**6. Interactive, Digital Math Centers**

Engage students with these fun, interactive math centers. There are 2 practice files per standard. You could..

- Assign via Google Classroom
- Students can complete during math centers (desktops or iPads)
- Complete whole-group using an interactive white board

**View the digital resources**

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## 43 thoughts on “6 Activities to Practice Fractions on a Number Line”

As a new to the math curriculum teacher this year, I TOTALLY appreciate your insight as well as your clear, concise activities for students to help them really understand numbers and math!!!!!

Thank you so much 🙂 I plan to continue digging deep into each math standard for grades 3-5!

Hi. I can’t seem to download the free printables of the 6 activities to practice fractions on a number line. I already subscribed and confirmed the subscription.

I just noticed where to download the printables. Sorry and thank you for the free printables.

Can you clue me in? I can’t find it. I filled out the subscription info and the site keeps sending me back to the state and school. (Even tho’ I already spent ten minutes answering questions about the school….)

Hi! This is AMAZING but I can’t seem to download it!

thank you!

These fraction resources look great..unfortunately they are not downloading. Is there another way to access them?

I would love to try these resources in my classroom but am unable to download them. I have subscribed several times. Is there another way to download them?

You will receive an email that says subscribe & download your resource. Check your spam folder. You can also email me directly and i’ll send them to you.

Would love to be able to download the resources. Did anyone figure it out?

THANK YOU! I have been looking all night for a resource JUST like this to teach fractions greater than one to my third graders. These activities look fantastic and I can’t wait to try them out with my kiddos. Thank you again!

I love this and would love to download it, but I have to subscribe to get it and I already subscribe to your newsletters. How can I get these fraction resources?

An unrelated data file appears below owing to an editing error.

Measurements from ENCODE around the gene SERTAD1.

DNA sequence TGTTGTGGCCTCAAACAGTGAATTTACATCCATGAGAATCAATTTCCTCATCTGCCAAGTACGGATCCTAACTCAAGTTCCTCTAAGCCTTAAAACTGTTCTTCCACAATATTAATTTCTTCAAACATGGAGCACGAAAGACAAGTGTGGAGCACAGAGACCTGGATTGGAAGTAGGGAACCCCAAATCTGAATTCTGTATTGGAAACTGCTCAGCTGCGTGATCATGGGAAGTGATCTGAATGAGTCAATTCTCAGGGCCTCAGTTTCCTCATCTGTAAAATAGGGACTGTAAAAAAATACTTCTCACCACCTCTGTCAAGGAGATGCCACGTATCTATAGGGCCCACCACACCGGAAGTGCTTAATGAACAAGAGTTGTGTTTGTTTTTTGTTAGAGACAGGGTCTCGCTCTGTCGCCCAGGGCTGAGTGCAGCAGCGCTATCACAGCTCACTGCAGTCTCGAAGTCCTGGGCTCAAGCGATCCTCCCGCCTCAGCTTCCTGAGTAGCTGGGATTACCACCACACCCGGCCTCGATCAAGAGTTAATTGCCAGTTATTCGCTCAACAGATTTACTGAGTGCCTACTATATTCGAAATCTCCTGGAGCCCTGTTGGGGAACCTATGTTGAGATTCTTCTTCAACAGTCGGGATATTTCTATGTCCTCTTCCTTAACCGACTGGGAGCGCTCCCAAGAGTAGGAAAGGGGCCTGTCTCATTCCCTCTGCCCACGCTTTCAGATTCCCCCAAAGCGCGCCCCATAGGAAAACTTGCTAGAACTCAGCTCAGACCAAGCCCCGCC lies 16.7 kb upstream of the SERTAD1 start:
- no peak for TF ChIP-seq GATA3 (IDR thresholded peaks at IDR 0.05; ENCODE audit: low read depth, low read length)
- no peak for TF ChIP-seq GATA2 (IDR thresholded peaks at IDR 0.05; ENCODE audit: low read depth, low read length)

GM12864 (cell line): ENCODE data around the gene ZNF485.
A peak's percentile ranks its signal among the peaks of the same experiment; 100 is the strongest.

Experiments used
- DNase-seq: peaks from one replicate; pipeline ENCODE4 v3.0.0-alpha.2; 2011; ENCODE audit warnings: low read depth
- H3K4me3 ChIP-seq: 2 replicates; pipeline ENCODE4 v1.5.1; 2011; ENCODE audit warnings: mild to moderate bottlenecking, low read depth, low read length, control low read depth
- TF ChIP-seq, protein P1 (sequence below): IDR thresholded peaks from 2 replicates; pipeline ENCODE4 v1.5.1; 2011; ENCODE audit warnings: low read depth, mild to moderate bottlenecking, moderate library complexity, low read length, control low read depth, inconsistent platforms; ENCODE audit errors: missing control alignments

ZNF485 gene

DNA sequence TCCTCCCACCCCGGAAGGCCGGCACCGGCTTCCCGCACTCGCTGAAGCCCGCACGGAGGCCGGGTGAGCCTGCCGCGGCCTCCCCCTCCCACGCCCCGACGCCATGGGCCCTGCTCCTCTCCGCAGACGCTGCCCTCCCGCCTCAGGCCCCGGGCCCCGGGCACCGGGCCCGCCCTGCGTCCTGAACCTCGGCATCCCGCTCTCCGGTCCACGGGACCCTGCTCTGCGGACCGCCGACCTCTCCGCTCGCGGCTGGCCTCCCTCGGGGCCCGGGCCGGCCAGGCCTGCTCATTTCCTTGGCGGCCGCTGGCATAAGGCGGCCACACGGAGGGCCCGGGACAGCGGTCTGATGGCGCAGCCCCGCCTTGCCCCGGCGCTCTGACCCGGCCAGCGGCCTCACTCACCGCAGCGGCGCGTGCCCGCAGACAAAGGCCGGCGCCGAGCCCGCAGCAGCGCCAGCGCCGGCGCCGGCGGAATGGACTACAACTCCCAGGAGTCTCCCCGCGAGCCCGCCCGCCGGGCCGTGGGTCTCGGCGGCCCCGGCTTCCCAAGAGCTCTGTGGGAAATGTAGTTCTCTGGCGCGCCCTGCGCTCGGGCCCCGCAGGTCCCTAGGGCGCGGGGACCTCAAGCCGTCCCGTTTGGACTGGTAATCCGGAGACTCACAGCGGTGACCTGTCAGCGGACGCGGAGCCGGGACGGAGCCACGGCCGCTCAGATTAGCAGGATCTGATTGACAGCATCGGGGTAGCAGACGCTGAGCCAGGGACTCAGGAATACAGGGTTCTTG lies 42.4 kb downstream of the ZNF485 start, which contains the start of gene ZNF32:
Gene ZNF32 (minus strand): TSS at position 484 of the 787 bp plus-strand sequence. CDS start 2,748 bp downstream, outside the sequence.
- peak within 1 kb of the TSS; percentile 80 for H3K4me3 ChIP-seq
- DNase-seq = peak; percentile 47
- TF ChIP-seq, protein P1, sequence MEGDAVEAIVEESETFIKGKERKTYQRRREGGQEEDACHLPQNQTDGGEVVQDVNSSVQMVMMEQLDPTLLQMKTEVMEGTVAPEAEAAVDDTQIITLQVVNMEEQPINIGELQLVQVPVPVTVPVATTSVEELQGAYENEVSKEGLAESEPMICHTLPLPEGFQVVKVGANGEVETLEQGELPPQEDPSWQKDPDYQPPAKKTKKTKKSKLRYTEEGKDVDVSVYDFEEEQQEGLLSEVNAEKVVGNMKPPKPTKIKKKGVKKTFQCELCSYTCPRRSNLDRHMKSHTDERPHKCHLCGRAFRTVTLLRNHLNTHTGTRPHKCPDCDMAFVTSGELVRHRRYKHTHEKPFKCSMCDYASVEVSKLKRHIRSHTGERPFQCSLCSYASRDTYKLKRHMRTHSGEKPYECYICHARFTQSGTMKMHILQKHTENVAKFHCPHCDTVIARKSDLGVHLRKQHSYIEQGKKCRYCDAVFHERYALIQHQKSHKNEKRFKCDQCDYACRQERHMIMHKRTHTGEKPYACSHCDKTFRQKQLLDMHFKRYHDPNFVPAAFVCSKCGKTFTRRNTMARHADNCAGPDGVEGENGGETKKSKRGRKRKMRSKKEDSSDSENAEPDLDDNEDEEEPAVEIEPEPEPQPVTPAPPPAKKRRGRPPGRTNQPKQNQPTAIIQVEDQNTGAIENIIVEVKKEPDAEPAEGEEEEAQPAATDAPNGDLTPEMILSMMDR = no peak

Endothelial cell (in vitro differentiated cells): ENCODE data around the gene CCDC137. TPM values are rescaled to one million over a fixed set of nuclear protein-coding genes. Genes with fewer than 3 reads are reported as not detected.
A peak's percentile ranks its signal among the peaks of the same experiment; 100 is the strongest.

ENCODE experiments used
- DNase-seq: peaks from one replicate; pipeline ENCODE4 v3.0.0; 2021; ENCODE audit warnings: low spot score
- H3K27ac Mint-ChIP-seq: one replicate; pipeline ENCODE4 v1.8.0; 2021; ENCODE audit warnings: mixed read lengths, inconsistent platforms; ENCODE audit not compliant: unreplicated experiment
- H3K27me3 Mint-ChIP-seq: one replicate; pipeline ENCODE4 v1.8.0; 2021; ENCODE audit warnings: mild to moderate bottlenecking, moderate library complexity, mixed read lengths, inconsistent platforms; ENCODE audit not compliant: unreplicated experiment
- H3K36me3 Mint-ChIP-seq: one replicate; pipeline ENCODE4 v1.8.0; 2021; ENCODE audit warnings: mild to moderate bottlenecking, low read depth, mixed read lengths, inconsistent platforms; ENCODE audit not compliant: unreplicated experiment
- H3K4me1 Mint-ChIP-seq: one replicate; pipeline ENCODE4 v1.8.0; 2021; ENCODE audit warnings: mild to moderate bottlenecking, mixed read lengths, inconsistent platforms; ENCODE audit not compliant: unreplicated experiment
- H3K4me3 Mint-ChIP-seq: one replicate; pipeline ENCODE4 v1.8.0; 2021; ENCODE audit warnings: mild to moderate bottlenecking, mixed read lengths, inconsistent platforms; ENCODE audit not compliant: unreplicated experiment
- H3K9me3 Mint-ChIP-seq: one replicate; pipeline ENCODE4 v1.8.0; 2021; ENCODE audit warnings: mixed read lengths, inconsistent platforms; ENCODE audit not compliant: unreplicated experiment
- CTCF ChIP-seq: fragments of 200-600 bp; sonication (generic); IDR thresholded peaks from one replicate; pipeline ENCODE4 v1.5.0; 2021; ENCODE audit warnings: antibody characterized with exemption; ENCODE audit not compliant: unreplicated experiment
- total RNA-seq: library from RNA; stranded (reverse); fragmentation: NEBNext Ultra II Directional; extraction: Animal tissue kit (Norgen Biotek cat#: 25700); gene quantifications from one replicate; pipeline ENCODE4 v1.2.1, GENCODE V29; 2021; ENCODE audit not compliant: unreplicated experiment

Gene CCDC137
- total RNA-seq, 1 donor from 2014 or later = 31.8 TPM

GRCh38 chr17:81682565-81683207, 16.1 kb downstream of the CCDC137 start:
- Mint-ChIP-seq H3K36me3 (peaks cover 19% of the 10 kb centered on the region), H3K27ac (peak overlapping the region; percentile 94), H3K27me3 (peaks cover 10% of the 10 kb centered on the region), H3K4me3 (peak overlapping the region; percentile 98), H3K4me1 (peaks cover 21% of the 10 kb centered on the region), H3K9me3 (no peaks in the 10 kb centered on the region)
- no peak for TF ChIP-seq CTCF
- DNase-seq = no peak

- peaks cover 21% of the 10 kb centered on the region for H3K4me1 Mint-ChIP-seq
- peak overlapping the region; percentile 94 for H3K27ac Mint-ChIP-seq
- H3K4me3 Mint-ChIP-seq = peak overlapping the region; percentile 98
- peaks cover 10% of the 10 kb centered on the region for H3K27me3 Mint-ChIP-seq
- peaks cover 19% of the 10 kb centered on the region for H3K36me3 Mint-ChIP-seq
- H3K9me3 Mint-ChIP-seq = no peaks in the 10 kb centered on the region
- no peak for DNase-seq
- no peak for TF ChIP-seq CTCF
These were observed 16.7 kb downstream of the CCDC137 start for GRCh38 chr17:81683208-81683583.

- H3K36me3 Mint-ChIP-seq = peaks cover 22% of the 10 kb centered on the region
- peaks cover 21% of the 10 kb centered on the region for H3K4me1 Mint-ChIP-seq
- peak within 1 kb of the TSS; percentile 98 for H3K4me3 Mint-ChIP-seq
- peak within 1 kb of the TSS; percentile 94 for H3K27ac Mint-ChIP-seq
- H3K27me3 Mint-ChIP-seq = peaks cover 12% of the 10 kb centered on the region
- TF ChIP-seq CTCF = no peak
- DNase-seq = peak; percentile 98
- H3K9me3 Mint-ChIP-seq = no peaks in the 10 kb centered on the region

Awesome resources to utilize in the classroom. So excited to try these ideas out.

I subscribed several times, but did not recieve an email. Would love to try these resources.

I successfully subscribed, but could not download anything. It said the connection timed out.

Hey, I just updated everything. Please try again.

I would like to download these materials. How do i get them?

I’ve fixed the problem. Please try again 🙂

Would love to download resource!

Please try again 🙂

Awesome resources!!

Thank you!

These sound wonderful. Is this how I get them?

I would love the free fraction resources

Thank you

Thanks.

You’re welcome!

I would love to try out your fraction activities.

I am unable to download the free resources and have not received the email with a password to access other resources.

Hey, make sure you are signing up with a personal email address (not school). Also, check your spam folder.

I have tried to subscribe multiple times and I haven’t received an email!

Never mind, I found it under the ‘promotions’ tab in gmail!

Thank you for letting me know. I’ve had other teachers with the same issue, so now I’ll point them in this direction.

Great ideas to implement with my fraction lessons./

Thank you!

These ideas are awesome! Thanks for sharing.

I love This!

Thanks for such a great resource. I had no problem downloading and plan to begin using on Monday!

Excellent! Enjoy 🙂

thankyou for the amazing resource

i would love the resource looks great

Hi! Fill our the form to grab the freebies. You’ll get an email that has button you click to download these files. Be sure to use a personal emails so it doesn’t get sent to your spam folder.

How do I download these resources?

Hi! You have to fill out the form that says subscribe to the newsletter. You’ll get an email that has button you click to download these files. Be sure to use a personal emails so it doesn’t get sent to your spam folder.